The coalition of Internet activists who have made a cause célèbre of Comcast’s practice of curtailing peer-to-peer keep training their flamethrowers on the nation’s biggest cable provider.
The MSO now faces a federal class-action lawsuit, led by an outspoken Comcast critic, alleging the company cheated customers by surreptitiously “blocking” Internet file transfers.
Oregon resident Robb Topolski, the lead plaintiff in the suit, has regularly complained about Comcast’s efforts to throttle back P2P traffic, including at a Federal Communications Commission hearing on providers’ bandwidth-management practices.
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The suit was filed July 18 in the U.S. District Court for the District of Oregon. The court has not certified a class.
The suit asserts Comcast violated unfair trade practices and consumer-protection laws by misrepresenting its broadband service as “unfettered” and that it provides “the fastest Internet connection.”
“Comcast knowingly caused its subscribers to pay for services that they did not receive,” Topolski’s complaint said.
Topolski is identified in court documents as a networking professional currently serving as “chief technology consultant” for Free Press and Public Knowledge, two public interest groups that have targeted Comcast over the peer-to-peer issue.
While P2P programs like BitTorrent are often used to download pirated music or movies, Topolski’s suit said he attempted to use a file-sharing program on Comcast’s network to exchange Tin Pan Alley-era songs in the public domain.
Asked for comment, Comcast director of corporate communications Charlie Douglas said the company does not comment on pending litigation.
In previous statements, Comcast has insisted repeatedly that it “does not block any Internet content, application or service” and that it takes limited measures to manage traffic on its broadband network that fall under the FCC’s “reasonable network management” guidelines for Internet service providers.
Topolski claims to have conducted tests that first identified that Comcast was intentionally disrupting BitTorrent file transfers, which he posted on the discussion site DSLReports.com in May 2007.
Since then, Comcast’s approach to managing peer-to-peer traffic has erupted into a political issue for network-neutrality proponents who want to restrict the ways Internet providers can manage their networks. As a result, the MSO has pledged to work with BitTorrent and P2P companies to adopt a “protocol-agnostic” technique that would limit bandwidth consumption for only the heaviest-downloading users during times of peak congestion.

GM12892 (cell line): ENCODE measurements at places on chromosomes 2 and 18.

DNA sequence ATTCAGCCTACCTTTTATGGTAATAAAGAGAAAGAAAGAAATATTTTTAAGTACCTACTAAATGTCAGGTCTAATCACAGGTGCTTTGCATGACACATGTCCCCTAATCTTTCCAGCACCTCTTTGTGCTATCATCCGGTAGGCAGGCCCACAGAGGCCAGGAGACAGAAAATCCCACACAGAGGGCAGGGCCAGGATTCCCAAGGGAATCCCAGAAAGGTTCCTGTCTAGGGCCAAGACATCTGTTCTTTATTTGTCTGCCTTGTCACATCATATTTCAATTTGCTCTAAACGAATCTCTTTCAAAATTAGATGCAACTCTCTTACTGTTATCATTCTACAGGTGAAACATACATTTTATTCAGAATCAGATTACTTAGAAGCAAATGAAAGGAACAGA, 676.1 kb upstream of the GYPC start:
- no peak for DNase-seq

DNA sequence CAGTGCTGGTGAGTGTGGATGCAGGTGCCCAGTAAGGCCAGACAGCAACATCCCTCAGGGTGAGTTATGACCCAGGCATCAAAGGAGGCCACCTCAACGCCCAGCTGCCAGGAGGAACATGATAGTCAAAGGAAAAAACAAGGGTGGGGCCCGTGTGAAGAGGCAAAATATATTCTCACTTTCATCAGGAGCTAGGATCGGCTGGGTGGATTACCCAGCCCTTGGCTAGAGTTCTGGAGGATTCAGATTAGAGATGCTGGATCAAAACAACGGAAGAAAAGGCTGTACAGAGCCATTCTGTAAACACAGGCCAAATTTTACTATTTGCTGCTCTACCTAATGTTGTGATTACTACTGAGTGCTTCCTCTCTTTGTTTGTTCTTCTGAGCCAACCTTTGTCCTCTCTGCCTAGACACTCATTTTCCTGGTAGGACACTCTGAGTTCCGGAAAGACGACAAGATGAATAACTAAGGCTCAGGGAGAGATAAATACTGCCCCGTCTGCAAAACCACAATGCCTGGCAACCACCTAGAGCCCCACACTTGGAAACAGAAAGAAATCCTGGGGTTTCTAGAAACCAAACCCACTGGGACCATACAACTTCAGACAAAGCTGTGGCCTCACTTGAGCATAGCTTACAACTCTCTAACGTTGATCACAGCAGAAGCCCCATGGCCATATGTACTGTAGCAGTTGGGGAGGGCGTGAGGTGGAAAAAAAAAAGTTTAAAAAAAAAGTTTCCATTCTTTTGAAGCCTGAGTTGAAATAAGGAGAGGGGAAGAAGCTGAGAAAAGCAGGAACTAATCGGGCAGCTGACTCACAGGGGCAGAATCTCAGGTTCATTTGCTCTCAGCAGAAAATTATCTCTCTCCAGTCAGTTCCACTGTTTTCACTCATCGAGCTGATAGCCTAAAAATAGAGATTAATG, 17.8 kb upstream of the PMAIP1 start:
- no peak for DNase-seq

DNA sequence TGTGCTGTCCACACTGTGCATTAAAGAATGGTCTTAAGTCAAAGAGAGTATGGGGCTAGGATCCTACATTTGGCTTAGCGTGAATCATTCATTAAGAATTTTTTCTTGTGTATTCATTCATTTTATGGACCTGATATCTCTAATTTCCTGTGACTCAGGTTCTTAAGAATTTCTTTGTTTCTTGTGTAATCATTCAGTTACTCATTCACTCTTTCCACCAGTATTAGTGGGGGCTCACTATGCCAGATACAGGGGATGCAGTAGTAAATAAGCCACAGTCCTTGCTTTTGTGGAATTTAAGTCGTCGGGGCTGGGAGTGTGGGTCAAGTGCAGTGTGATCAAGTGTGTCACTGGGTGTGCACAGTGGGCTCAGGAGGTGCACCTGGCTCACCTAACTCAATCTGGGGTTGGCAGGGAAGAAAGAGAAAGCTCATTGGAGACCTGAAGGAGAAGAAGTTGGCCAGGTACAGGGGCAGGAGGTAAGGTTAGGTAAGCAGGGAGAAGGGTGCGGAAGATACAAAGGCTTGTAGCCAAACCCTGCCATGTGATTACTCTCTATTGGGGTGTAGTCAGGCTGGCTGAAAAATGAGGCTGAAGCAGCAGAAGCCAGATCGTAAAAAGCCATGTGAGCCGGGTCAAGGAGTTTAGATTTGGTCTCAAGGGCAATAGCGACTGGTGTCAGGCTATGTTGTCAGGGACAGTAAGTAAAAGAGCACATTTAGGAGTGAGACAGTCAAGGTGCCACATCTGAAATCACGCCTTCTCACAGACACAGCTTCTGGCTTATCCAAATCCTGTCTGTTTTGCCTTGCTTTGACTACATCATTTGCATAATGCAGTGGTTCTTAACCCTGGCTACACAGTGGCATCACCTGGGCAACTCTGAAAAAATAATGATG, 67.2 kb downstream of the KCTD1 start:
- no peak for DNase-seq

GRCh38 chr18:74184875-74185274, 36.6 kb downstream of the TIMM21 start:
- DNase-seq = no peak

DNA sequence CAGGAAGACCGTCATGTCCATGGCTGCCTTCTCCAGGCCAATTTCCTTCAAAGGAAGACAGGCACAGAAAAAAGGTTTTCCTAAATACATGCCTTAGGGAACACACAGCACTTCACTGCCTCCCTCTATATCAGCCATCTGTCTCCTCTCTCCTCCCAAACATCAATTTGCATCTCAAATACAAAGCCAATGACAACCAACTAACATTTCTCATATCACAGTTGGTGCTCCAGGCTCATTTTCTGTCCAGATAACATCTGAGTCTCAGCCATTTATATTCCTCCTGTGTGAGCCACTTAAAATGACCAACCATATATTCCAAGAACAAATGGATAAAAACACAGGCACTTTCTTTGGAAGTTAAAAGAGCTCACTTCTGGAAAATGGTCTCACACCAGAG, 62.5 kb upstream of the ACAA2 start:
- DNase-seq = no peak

FCC chairman Kevin Martin this month circulated a proposal to rule that Comcast violated agency policy by “blocking” consumers from freely using Internet applications.
Insight Communications vice chairman and CEO Michael Willner, who has testified in defense of cable operators’ rights to control the bandwidth on their networks, said he had not seen the Topolski suit and could not comment on it specifically.
But he said that if Insight did not actively manage its data networks, the 3% of the broadband subscribers who use P2P applications would consume 80% of the available bandwidth.
“The fact is, cable operators work very hard to ensure that the networks are managed in a way that’s fair for everyone,” Willner said, adding, “We live in a very competitive world.”
The Oregon suit defines the class as any U.S. resident who purchased or received high-speed Internet access from Comcast between July 18, 2002, and the forthcoming date of class certification.
As of the end of March, Comcast provided high-speed Internet service to 14.1 million customers.
The class-action suit seeks refunds for affected Comcast subscribers, plus statutory and punitive damages and other fees.
Topolski, asked via e-mail how much he believes Comcast owes him, replied that the question is “tremendously complicated.”
“This involves more than just Robb Topolski and how he was impacted,” Topolski wrote. “It involves a very large group of people, it spans quite a bit of time on an expensive service, and it involves deception. So the lawyers are going to have to figure out how to explain this to the courts and the process ahead has to decide the amount.”
Topolski claimed, however, that his primary motivation for participating in the class-action suit is to force Comcast “to end the interference and to fulfill the obligations of an Internet service provider.”
“Hopefully, between the administrative proceedings in the FCC and the civil proceedings in court, all ISPs will be deterred from ever trying the same power grab in the future,” he wrote.
The plaintiff’s attorneys are the law firms Gilbert Randolph LLP, SimmonsCooper LLC, and Hanly Conroy Bierstein Sheridan Fisher & Hayes LLP, along with Portland, Ore.-based attorney Kari Hong.
The firms also have filed similar class-action suits against Comcast in three states — California, Illinois and New Jersey — and the District of Columbia, which are pending.
Comcast separately is the target of at least two individual subscriber lawsuits, in California and Washington, D.C., alleging false advertising pertaining to its P2P bandwidth throttling.